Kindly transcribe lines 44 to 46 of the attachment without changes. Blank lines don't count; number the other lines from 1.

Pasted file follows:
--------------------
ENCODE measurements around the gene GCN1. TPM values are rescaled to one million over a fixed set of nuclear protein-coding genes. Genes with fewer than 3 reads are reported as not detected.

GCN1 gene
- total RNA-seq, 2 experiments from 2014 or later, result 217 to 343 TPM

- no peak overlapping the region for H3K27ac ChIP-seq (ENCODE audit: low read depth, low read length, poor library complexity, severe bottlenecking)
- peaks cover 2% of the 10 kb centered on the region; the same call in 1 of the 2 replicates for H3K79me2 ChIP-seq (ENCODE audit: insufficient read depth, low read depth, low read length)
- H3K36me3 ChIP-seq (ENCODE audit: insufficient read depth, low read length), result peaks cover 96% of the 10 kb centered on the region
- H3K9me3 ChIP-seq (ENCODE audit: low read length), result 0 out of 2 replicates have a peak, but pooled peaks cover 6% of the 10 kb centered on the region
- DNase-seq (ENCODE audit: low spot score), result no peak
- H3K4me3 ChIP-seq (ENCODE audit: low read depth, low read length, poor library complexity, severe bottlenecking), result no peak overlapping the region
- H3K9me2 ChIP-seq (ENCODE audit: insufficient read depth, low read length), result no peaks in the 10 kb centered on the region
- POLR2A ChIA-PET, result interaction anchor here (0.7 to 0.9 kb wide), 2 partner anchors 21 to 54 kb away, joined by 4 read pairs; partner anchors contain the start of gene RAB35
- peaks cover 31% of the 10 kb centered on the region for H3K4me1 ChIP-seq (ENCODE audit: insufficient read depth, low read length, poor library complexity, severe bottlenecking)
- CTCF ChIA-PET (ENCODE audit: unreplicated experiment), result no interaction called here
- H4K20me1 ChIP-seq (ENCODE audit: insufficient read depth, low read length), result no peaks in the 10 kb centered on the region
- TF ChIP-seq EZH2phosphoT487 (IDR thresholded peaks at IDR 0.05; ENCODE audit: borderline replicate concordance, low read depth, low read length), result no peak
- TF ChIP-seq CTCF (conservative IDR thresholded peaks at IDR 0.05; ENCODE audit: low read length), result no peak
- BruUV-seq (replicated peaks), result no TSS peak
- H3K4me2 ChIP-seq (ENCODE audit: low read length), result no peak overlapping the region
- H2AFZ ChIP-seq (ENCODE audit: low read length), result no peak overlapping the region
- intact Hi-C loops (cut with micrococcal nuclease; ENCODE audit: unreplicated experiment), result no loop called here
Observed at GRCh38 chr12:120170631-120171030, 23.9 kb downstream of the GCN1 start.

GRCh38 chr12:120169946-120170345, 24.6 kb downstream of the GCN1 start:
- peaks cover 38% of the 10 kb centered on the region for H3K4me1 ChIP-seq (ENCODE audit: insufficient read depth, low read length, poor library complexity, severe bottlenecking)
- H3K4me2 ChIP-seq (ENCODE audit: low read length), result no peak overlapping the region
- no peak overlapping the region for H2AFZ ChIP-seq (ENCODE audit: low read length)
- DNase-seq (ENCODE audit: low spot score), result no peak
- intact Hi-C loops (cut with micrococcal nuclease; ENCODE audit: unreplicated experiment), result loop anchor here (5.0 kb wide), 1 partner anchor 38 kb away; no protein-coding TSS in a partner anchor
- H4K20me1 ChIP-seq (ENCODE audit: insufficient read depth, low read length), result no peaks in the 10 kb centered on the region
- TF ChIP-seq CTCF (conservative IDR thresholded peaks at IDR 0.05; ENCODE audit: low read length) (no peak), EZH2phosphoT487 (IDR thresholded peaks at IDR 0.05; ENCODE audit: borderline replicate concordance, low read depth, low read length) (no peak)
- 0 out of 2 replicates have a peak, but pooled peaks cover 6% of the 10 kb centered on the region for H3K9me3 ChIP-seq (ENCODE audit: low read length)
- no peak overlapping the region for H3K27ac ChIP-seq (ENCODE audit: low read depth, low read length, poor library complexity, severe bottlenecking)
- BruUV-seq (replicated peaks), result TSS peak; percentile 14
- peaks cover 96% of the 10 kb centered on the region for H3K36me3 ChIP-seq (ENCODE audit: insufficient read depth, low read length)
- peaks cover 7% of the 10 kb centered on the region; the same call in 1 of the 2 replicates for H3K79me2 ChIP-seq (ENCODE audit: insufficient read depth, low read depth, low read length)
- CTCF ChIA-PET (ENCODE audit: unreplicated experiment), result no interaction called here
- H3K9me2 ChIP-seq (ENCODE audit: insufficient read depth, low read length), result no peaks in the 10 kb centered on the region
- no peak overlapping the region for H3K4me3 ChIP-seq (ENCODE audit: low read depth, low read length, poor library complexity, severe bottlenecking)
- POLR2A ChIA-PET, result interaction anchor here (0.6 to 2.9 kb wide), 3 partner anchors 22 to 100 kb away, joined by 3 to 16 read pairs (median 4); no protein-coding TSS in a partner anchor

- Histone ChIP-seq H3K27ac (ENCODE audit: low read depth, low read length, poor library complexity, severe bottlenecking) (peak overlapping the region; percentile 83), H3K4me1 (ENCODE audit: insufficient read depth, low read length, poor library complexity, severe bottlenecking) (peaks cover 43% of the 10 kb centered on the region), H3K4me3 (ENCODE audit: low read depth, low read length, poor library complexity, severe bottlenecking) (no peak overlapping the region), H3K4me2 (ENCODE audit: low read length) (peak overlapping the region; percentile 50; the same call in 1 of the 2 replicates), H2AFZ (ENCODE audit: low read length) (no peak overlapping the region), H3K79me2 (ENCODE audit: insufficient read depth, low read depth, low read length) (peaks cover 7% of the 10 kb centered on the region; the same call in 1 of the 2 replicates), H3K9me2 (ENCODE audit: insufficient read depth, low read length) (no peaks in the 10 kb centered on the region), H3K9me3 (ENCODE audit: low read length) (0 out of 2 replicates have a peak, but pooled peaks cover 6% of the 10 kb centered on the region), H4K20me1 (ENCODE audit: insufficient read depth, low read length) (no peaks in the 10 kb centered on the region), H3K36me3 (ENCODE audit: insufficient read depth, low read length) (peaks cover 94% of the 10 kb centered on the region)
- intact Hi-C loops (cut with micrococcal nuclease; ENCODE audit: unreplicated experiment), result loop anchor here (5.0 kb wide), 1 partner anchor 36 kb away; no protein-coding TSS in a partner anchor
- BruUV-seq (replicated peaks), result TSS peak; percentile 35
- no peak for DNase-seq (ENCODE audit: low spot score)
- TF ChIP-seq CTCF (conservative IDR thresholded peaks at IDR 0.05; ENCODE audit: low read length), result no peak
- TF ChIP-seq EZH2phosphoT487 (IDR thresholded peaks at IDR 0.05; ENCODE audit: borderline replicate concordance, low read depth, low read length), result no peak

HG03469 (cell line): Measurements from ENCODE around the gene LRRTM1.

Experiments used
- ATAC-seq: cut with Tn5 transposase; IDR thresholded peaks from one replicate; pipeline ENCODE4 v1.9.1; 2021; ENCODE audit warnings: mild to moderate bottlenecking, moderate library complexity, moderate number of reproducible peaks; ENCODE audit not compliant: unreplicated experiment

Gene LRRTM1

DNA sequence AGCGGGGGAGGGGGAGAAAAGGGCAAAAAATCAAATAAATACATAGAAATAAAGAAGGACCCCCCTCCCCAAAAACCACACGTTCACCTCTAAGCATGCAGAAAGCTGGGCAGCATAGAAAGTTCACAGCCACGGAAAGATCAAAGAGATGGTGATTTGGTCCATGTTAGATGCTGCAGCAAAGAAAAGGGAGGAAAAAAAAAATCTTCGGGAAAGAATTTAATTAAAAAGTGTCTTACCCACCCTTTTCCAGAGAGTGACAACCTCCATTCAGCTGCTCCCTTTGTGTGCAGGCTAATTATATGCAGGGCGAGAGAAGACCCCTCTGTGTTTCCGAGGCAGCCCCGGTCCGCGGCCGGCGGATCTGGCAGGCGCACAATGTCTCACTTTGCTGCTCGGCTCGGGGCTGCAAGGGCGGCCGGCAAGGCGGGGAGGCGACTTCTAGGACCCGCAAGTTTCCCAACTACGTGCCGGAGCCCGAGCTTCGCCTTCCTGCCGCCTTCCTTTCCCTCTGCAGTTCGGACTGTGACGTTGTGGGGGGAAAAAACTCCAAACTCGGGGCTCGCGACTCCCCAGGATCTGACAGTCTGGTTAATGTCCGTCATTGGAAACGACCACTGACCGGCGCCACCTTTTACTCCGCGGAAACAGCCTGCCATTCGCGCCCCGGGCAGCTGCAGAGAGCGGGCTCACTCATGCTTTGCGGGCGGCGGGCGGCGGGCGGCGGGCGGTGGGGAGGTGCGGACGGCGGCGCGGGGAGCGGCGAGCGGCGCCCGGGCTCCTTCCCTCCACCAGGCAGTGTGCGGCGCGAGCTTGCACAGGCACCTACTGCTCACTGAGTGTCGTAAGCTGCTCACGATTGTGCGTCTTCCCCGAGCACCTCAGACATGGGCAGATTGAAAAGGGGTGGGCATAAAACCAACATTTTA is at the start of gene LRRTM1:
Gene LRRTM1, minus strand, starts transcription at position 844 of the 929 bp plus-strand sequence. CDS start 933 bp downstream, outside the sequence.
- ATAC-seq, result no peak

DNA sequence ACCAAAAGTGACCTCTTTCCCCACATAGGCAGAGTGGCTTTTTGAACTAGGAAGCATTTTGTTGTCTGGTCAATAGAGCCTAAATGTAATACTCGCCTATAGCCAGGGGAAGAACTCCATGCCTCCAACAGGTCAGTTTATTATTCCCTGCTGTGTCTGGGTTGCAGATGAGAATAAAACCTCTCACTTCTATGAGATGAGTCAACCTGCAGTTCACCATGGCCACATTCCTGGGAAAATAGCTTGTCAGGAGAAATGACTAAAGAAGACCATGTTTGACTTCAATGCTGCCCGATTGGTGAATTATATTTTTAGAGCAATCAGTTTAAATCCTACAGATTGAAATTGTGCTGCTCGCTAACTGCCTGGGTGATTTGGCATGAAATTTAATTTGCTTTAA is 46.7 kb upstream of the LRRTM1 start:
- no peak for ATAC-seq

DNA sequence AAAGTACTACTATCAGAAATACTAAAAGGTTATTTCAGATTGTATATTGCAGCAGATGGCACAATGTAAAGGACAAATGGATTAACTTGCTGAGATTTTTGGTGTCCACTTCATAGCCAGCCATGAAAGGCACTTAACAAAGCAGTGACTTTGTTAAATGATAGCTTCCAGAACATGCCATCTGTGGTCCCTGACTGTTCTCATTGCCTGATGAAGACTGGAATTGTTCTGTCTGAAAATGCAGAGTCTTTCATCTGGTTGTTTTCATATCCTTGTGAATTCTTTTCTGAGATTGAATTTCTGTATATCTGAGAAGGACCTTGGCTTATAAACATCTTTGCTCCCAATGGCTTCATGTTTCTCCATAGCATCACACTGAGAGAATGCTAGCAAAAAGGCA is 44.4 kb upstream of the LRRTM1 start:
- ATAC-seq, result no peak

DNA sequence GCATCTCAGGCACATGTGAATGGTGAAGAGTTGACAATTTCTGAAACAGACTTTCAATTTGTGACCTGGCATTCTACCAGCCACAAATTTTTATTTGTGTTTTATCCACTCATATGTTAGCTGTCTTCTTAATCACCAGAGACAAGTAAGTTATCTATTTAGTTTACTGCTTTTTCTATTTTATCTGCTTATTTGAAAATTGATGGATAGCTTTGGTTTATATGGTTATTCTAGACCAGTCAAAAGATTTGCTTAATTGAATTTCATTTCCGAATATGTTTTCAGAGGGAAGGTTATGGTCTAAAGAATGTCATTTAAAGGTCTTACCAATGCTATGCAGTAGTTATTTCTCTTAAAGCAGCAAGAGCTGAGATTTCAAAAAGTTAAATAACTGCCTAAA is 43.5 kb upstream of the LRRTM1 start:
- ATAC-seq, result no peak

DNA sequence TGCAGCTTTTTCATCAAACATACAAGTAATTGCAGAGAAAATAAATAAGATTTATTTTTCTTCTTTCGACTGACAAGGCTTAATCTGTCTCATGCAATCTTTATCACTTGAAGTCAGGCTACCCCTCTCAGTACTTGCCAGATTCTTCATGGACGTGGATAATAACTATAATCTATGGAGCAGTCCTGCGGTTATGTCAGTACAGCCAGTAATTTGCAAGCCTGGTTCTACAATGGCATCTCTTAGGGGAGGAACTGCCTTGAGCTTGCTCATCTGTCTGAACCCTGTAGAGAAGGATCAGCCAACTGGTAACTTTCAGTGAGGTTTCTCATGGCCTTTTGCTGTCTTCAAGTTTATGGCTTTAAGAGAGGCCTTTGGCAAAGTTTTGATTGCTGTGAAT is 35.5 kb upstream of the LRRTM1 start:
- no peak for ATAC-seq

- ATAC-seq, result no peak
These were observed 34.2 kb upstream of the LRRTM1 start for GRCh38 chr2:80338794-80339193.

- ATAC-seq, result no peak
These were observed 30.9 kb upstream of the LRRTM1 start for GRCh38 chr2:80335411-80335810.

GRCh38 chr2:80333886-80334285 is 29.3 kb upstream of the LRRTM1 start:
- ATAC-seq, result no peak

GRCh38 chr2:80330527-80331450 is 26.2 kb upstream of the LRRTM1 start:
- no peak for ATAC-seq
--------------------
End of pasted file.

- TF ChIP-seq EZH2phosphoT487 (IDR thresholded peaks at IDR 0.05; ENCODE audit: borderline replicate concordance, low read depth, low read length), result no peak

HG03469 (cell line): Measurements from ENCODE around the gene LRRTM1.

Experiments used